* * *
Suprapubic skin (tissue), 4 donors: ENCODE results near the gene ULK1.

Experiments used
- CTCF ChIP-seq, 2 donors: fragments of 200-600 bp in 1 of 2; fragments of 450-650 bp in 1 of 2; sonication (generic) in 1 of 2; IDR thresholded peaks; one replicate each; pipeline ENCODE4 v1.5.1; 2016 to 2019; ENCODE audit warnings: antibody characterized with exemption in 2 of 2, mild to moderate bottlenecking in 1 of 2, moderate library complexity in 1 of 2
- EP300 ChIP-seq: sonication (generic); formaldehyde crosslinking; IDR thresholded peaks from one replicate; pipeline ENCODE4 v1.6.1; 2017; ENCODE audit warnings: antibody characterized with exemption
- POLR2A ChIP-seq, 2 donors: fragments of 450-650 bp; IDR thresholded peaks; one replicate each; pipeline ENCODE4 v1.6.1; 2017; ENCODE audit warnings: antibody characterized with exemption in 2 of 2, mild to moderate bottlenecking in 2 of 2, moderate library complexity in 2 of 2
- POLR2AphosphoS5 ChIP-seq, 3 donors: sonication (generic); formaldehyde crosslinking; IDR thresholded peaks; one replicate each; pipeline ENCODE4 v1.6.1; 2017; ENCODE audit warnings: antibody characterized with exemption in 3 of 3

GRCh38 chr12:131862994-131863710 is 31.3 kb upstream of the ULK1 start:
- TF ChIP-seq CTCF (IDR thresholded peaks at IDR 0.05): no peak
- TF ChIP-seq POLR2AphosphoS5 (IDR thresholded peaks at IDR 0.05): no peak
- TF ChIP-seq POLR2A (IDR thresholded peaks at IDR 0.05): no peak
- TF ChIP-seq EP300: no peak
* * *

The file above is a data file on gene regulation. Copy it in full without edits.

Suprapubic skin (tissue), 4 donors: ENCODE results near the gene ULK1.

Experiments used
- CTCF ChIP-seq, 2 donors: fragments of 200-600 bp in 1 of 2; fragments of 450-650 bp in 1 of 2; sonication (generic) in 1 of 2; IDR thresholded peaks; one replicate each; pipeline ENCODE4 v1.5.1; 2016 to 2019; ENCODE audit warnings: antibody characterized with exemption in 2 of 2, mild to moderate bottlenecking in 1 of 2, moderate library complexity in 1 of 2
- EP300 ChIP-seq: sonication (generic); formaldehyde crosslinking; IDR thresholded peaks from one replicate; pipeline ENCODE4 v1.6.1; 2017; ENCODE audit warnings: antibody characterized with exemption
- POLR2A ChIP-seq, 2 donors: fragments of 450-650 bp; IDR thresholded peaks; one replicate each; pipeline ENCODE4 v1.6.1; 2017; ENCODE audit warnings: antibody characterized with exemption in 2 of 2, mild to moderate bottlenecking in 2 of 2, moderate library complexity in 2 of 2
- POLR2AphosphoS5 ChIP-seq, 3 donors: sonication (generic); formaldehyde crosslinking; IDR thresholded peaks; one replicate each; pipeline ENCODE4 v1.6.1; 2017; ENCODE audit warnings: antibody characterized with exemption in 3 of 3

GRCh38 chr12:131862994-131863710 is 31.3 kb upstream of the ULK1 start:
- TF ChIP-seq CTCF (IDR thresholded peaks at IDR 0.05): no peak
- TF ChIP-seq POLR2AphosphoS5 (IDR thresholded peaks at IDR 0.05): no peak
- TF ChIP-seq POLR2A (IDR thresholded peaks at IDR 0.05): no peak
- TF ChIP-seq EP300: no peak